Magazine article The Spectator

'The Mesmerist: The Society Doctor Who Held Victorian London Spellbound', by Wendy Moore - Review

Magazine article The Spectator

'The Mesmerist: The Society Doctor Who Held Victorian London Spellbound', by Wendy Moore - Review

Article excerpt

The history of modern medicine is a roll call of brilliant minds making breakthrough discoveries. We rarely hear about the losers, but Wendy Moore has chosen to write the extraordinary story of a massive medical fiasco: the craze for mesmerism which gripped Victorian London in 1838.

The practice of using the ancient technique of hypnosis for medical purposes takes its name from the 18th-century German physician Franz Mesmer. The mesmerist of Moore's story was a society doctor called John Elliotson, a man who has been almost forgotten today.

Elliotson was a self-made physician who rose quickly to the top of his profession. Clever, tough and ambitious, by the age of 40 he was professor of medicine at London University. He was instrumental in founding the North London Hospital (later UCH) for the London poor. A brilliant lecturer, he campaigned to break the hold of the self-selected oligarchy which ruled the medical establishment. He championed new discoveries, such as quinine and the stethoscope, and the understanding of allergies, such as hay fever; and he introduced real improvements in hospital practice. He was drawn to mesmerism as a cure for epilepsy but, as Moore clearly shows, he soon became fanatical about it.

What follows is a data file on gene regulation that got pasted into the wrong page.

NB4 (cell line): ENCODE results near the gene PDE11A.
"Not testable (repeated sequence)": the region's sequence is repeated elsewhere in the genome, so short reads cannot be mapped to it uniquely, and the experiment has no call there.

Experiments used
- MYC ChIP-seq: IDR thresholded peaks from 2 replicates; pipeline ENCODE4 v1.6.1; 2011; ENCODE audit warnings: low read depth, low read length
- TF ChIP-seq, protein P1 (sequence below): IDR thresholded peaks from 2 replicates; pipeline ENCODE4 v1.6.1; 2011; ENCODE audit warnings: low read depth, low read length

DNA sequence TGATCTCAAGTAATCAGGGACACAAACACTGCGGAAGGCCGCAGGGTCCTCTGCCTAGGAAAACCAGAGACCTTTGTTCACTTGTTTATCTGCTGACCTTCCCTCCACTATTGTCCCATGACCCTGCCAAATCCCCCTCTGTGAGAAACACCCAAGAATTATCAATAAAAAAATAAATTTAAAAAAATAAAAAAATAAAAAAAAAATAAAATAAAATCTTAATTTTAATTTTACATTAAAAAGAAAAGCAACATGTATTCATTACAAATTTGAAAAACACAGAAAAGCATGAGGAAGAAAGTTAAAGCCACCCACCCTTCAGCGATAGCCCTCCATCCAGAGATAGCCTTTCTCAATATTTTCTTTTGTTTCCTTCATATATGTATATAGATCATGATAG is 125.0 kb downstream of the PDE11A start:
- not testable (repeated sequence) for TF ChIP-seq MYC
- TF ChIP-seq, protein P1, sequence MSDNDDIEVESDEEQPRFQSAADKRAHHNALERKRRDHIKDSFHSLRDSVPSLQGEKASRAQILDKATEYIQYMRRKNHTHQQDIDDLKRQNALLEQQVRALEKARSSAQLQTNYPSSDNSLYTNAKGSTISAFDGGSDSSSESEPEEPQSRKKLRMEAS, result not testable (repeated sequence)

Elliotson's subject was a 17-year-old working-class London girl named Elizabeth Okey, who supposedly suffered from epilepsy. When he hypnotised her, she fell into a trance and then began to perform strange antics. She talked, opened her eyes and behaved in a uninhibited way. Her personality completely changed. Normally shy and demure, Elizabeth flirted and joked and appeared not to feel electric shocks.

Elliotson's séances at UCH were public performances, and people flocked to watch Elizabeth. Dickens was entranced by her. Elliotson was a man obsessed. He mesmerised Elizabeth several times a day for many months. As her behaviour became ever more barmy and outlandish, the doctor-patient dynamic shifted. Increasingly, it was Elizabeth who called the tune, telling Elliotson to leave her alone and predicting what she would do next. 'I never saw such a d--d fool in all my life,' she declared. She advised Elliotson how to treat her and went on ward rounds diagnosing the other patients. Stranger still, her younger sister Jane, also an epileptic, was mesmerised and replicated Elizabeth's behaviour even when apart from her.

To the Victorian medical establishment Elliotson's relationship with the Okey sisters was deeply unsettling. …

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